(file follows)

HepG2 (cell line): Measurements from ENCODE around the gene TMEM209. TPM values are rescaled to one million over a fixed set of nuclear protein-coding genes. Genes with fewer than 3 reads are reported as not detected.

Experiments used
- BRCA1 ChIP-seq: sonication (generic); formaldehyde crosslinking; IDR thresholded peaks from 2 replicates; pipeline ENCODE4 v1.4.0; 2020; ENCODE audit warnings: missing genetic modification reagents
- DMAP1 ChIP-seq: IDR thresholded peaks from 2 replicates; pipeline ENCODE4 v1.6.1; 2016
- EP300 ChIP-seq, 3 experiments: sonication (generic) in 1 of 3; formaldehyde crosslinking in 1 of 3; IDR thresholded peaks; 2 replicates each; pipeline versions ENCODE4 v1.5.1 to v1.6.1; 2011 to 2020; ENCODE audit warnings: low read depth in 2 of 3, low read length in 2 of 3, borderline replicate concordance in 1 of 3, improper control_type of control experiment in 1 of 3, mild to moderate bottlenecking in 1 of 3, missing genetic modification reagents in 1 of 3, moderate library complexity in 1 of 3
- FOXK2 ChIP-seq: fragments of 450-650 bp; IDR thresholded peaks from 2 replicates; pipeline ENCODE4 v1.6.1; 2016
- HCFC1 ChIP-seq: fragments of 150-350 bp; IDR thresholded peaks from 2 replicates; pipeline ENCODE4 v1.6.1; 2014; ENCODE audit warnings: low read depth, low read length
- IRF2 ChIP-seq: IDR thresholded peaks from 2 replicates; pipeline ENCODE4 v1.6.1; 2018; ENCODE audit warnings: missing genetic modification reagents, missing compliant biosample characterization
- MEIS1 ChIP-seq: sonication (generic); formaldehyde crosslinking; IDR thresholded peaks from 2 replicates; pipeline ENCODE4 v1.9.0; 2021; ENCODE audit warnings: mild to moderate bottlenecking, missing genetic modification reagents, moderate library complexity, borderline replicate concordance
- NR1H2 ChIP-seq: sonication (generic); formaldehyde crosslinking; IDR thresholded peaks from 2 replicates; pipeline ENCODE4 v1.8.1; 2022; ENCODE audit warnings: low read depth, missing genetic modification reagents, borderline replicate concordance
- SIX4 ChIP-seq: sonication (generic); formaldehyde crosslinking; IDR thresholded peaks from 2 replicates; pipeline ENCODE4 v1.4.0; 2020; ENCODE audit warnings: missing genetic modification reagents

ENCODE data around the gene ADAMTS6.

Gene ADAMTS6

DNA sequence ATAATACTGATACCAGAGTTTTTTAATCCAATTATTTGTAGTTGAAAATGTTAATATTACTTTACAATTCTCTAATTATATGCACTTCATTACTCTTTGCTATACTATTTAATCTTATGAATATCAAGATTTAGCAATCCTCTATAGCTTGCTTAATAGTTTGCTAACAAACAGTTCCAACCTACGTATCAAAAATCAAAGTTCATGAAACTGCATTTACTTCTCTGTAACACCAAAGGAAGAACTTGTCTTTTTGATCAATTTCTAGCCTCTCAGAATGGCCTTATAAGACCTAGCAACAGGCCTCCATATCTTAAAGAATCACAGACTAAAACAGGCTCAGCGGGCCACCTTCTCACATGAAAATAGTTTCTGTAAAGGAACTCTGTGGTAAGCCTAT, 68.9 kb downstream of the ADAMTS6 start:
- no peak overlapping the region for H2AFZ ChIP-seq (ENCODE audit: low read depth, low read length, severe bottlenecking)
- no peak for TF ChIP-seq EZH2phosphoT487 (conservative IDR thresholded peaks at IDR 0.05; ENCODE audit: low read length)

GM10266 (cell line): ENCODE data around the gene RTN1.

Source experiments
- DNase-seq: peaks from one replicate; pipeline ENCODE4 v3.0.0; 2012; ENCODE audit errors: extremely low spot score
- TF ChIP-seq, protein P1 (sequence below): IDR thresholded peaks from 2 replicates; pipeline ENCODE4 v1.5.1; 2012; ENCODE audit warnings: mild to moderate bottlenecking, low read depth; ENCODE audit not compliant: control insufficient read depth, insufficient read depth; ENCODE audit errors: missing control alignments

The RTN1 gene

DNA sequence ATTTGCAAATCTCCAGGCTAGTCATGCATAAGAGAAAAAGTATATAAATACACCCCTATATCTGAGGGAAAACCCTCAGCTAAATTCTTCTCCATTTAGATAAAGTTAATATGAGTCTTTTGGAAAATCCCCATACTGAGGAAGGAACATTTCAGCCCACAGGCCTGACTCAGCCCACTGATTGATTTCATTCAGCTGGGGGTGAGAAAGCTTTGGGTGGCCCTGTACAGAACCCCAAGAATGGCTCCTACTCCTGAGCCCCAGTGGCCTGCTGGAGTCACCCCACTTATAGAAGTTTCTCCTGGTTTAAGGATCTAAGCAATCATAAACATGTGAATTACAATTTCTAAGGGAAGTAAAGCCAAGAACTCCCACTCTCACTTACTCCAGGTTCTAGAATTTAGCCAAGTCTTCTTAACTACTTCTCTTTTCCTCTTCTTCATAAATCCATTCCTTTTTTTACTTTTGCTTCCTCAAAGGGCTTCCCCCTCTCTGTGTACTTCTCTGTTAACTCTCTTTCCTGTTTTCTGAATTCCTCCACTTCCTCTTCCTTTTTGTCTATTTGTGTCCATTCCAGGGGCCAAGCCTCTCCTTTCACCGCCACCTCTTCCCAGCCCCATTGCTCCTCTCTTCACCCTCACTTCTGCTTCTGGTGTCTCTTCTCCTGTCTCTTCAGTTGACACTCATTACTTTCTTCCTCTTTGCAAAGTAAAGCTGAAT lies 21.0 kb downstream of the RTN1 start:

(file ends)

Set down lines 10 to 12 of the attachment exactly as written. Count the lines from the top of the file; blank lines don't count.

- NR1H2 ChIP-seq: sonication (generic); formaldehyde crosslinking; IDR thresholded peaks from 2 replicates; pipeline ENCODE4 v1.8.1; 2022; ENCODE audit warnings: low read depth, missing genetic modification reagents, borderline replicate concordance
- SIX4 ChIP-seq: sonication (generic); formaldehyde crosslinking; IDR thresholded peaks from 2 replicates; pipeline ENCODE4 v1.4.0; 2020; ENCODE audit warnings: missing genetic modification reagents

ENCODE data around the gene ADAMTS6.